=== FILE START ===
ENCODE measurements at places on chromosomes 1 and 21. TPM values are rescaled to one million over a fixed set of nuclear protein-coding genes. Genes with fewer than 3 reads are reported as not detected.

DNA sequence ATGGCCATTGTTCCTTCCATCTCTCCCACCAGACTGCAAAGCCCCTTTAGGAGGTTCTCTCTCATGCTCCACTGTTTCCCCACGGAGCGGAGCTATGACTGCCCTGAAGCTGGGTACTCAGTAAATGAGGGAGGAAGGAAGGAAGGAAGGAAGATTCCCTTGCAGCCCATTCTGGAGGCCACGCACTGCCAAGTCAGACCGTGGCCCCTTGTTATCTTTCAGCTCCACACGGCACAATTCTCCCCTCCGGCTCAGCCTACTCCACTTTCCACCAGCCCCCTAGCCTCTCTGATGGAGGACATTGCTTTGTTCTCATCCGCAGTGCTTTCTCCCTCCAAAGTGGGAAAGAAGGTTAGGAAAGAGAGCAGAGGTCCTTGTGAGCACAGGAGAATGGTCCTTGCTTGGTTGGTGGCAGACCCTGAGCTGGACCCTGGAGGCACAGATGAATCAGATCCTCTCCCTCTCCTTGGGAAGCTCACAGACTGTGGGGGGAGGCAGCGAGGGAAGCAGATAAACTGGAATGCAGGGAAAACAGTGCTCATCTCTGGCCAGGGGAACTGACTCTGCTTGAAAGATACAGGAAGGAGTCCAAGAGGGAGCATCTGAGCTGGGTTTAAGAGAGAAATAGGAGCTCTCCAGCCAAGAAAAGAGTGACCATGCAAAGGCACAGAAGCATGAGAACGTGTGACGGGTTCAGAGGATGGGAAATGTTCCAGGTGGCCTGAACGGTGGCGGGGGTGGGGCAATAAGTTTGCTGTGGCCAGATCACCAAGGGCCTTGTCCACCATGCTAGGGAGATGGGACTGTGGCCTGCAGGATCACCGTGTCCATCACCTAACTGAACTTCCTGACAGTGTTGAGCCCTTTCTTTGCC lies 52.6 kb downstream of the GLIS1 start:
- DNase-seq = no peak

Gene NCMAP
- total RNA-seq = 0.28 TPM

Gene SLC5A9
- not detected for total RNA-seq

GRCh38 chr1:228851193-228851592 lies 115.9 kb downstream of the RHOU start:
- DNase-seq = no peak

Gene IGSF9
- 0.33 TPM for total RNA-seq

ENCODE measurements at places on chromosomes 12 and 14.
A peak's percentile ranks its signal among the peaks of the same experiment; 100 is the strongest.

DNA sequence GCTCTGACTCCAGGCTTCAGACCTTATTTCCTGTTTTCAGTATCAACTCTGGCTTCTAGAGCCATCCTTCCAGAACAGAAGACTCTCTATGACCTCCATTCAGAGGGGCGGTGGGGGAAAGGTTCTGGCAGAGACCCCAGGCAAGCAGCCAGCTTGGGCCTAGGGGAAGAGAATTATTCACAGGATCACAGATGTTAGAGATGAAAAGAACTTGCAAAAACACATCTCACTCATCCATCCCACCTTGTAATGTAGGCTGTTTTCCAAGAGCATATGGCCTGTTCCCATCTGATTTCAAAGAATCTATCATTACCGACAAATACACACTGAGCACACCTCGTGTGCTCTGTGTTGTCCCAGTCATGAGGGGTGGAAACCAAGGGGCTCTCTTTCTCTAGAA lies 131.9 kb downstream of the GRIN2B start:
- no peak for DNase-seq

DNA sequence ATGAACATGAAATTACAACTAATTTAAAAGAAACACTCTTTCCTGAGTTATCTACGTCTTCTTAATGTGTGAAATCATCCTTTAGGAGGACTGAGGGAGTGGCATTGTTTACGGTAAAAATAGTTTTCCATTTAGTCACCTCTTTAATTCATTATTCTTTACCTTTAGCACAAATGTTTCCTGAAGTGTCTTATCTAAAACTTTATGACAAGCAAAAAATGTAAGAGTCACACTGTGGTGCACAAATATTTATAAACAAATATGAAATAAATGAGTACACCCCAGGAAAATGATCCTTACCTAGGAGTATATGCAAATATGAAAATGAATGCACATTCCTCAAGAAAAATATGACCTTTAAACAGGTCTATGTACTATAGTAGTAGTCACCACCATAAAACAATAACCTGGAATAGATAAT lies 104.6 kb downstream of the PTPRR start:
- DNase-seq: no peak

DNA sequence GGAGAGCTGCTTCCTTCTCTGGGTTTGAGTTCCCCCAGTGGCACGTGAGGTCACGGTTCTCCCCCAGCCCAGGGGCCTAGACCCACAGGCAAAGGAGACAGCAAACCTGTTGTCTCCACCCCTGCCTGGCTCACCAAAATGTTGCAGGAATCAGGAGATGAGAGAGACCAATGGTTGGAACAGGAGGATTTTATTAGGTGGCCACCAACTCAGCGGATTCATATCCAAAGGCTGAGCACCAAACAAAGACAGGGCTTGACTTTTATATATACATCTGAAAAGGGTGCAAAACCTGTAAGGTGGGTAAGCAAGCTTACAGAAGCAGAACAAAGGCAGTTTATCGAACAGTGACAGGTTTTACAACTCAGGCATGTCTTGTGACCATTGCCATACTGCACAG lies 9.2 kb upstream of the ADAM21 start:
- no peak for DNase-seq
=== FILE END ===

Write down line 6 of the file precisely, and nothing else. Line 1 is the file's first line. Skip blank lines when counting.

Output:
Gene SLC5A9